September 18, 2023 at 8:15 a.m.
By Larry Perkinson
I was raised on oatmeal and guilt. If I didn’t eat my oatmeal, I couldn’t go to school. If I did something wrong, I was given the look - that silent, searing parental glare that shouted, “You did what” and disappointment. Sometimes the look came halfway through breakfast, and I wished I could crawl under the hat William Penn displayed on the Quaker Oats box.
Telling the truth was a family expectation and failing to reach that high moral ground was unacceptable. After all, George Washington not only led our nation in war and in peace but did it honestly right from the get-go. At six he fessed up to cutting down the cherry tree. Evidently the truth not only set him free but also elevated him to historical greatness.
Fortunately, I enjoyed my morning oats, liked going to school, and loved books. Reading became an early obsession, especially if it was history-related, that has continued beyond the guidance of my teachers. Recently it followed Julie and me all the way to Washington DC where I came across an article “George Washington and the Cherry Tree” published by National Mall and Memorial Parks that challenged young George’s admission.
After President Washington died in 1799, Americans were hungry for his story. In stepped Mason Locke Weems, a minister and traveling bookseller who wrote an immediate bestseller, The Life of George Washington. Well, it wasn’t until the fifth edition in 1806 that Parson Weems included the cherry tree tale. Since the friend of the family who shared it chose to remain anonymous, the source is considered unreliable.
So, is the story gospel? Obviously, we have a good lesson that may be true but at best is more acceptable as a myth than a fact. Perhaps we have the forerunner to The Man Who Shot Liberty Valence’s “When the legend becomes fact, print the legend.” In other words, if the story has value and works, let’s keep it going.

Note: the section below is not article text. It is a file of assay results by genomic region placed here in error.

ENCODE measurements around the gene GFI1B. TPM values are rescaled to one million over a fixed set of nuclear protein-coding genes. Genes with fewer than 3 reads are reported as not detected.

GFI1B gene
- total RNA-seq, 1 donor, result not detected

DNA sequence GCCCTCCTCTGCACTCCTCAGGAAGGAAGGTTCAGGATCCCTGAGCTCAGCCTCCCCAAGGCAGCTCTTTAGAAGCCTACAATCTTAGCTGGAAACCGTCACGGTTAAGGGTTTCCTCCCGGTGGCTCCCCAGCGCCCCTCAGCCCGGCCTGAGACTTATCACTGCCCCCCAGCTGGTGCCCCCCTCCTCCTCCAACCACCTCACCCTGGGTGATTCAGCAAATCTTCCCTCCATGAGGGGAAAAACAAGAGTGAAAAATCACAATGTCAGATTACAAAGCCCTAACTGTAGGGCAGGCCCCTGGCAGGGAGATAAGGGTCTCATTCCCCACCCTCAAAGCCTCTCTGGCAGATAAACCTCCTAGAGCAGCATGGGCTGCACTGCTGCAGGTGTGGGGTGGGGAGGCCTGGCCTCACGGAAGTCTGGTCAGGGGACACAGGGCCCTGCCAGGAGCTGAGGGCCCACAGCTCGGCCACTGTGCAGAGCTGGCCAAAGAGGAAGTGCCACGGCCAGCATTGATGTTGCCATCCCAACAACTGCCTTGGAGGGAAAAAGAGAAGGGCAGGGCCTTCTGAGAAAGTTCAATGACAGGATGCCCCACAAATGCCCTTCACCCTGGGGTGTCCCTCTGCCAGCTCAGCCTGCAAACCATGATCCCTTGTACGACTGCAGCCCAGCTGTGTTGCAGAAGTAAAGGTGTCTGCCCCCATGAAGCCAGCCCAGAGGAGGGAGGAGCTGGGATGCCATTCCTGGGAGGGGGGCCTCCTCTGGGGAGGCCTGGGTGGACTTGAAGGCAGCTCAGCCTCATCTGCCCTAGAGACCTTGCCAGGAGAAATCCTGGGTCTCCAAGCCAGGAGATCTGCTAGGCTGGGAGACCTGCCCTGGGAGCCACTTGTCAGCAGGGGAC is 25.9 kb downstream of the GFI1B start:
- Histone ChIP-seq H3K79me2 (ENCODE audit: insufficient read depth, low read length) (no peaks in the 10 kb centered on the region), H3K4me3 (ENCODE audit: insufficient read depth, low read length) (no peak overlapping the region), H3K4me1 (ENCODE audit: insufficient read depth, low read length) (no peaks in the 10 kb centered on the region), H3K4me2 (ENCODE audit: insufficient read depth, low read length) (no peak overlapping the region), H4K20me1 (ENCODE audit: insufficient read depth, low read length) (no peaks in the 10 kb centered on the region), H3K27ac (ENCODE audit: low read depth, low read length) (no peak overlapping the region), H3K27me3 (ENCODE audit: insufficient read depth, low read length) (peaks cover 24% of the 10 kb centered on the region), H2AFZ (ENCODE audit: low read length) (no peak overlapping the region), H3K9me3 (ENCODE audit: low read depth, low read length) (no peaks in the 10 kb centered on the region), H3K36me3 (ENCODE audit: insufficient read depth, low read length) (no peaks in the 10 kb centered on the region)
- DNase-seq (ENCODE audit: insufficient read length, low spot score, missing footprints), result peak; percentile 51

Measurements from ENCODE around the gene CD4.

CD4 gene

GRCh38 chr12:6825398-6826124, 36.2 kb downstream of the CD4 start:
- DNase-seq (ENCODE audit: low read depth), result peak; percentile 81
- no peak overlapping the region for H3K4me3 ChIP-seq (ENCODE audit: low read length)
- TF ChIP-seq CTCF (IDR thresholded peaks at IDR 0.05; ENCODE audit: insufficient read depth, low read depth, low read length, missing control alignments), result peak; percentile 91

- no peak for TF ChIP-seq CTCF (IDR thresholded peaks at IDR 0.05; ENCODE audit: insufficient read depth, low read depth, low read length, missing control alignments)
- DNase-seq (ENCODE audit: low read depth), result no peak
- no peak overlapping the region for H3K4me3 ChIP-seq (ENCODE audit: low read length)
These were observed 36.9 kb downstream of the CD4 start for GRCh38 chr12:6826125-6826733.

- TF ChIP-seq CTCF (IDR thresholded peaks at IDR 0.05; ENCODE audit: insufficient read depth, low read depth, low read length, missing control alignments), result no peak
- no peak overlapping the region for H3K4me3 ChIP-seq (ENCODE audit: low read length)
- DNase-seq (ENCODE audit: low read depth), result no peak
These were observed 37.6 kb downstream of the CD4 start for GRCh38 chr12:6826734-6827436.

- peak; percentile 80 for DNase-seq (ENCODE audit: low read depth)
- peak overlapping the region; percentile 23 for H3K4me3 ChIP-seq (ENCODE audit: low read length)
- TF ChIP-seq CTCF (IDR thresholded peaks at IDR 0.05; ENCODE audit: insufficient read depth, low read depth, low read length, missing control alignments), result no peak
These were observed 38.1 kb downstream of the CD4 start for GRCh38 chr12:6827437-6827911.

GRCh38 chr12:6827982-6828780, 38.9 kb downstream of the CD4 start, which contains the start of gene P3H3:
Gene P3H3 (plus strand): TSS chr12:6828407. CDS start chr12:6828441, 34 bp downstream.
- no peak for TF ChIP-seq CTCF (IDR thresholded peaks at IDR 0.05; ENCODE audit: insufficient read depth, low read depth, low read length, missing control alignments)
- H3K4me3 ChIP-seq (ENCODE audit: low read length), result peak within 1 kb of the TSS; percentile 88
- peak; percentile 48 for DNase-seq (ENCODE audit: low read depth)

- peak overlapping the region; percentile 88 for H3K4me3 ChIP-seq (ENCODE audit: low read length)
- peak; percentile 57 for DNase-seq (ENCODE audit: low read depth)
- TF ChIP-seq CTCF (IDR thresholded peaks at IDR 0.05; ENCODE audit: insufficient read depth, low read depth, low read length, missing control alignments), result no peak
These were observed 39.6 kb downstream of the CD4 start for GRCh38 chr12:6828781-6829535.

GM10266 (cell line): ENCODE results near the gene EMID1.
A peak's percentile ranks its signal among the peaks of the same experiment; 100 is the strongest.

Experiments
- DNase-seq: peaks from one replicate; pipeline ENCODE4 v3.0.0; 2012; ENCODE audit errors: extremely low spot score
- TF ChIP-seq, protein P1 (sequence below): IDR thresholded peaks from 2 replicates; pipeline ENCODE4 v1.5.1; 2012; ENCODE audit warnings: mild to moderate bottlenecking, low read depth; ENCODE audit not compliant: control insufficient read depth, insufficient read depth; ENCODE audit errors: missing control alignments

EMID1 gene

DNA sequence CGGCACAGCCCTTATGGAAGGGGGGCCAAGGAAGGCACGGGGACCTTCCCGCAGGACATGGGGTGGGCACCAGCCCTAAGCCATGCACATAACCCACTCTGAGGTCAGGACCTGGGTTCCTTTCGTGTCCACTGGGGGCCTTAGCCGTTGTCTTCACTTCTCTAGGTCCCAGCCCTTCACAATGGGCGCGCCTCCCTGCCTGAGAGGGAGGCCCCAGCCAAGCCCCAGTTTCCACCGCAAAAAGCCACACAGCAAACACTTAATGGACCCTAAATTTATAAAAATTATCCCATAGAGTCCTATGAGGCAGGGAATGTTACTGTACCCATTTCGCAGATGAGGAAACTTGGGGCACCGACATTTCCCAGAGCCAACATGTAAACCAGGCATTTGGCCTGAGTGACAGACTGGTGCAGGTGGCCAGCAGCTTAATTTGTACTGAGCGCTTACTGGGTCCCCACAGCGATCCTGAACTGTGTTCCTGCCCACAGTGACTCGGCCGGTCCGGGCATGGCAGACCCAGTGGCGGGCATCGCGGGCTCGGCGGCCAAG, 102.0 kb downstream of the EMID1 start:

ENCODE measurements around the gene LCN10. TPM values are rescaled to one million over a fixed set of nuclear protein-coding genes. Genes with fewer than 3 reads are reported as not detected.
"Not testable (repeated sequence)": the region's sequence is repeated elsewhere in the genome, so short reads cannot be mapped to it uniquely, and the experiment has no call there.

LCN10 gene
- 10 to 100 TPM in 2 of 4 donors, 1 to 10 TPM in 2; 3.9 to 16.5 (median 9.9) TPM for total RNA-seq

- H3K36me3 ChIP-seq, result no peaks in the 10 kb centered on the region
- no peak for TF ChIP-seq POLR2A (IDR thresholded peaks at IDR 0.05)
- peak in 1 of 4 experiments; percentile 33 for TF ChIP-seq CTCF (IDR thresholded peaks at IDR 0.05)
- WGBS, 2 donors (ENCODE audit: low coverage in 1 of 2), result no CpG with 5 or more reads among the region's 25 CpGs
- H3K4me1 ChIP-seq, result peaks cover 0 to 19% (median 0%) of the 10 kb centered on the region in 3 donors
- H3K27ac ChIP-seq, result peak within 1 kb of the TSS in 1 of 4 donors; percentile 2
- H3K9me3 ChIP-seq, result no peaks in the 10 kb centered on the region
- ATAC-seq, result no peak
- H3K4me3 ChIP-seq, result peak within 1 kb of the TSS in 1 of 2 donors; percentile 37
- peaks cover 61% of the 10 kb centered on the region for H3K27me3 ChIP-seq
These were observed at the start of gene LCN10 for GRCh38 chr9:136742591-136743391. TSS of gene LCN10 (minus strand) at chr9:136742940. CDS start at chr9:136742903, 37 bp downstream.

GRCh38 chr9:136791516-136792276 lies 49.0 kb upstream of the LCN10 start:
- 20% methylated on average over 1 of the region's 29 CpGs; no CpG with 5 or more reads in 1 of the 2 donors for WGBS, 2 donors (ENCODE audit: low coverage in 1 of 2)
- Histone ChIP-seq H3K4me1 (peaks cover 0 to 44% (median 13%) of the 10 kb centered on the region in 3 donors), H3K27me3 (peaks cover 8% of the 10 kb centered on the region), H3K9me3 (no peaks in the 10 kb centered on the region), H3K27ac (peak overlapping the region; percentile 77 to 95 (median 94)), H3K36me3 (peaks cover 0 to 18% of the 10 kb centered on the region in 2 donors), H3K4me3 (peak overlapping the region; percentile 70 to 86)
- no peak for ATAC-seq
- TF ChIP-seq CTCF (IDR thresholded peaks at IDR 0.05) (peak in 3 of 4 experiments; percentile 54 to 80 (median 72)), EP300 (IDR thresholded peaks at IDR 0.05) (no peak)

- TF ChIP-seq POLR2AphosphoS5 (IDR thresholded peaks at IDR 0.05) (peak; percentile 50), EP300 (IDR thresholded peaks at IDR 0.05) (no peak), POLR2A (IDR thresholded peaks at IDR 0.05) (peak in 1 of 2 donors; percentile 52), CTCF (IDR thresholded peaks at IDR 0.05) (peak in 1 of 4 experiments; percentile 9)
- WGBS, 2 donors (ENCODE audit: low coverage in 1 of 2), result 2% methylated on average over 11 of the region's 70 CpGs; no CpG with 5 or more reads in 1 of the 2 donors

This article and information led me back to my childhood. Now I could care less if Mr. Weems ate oatmeal, but did he tell the truth? If not, did the Angels of History give him the look, or did they peacefully bury the hatchet (maybe the same one little George allegedly used) for the sake of giving generations of children a great role model?
None of this would concern me if I didn’t try to recollect and write down past events. Can any writer meet the family expectation of telling the truth? I once asked Jessamyn West, author of Friendly Persuasion, if her book was true. She stated that ten percent was true. The other 90 percent was filler that allowed the affairs of a Quaker family during the Civil War to be told. Whew! Telling ten percent of the truth seems a lot easier than telling “the truth, the whole truth, and nothing but the truth.”
Sometimes Julie gets asked about one of my stories. The reader wants to know if it really happened that way. Her response ignores the percentages and may capture what remembering is about and why most of the guilt is unnecessary.
“All of these stories are the truth. They may not be my truth. They may not be completely factual, but they are Larry’s truth.”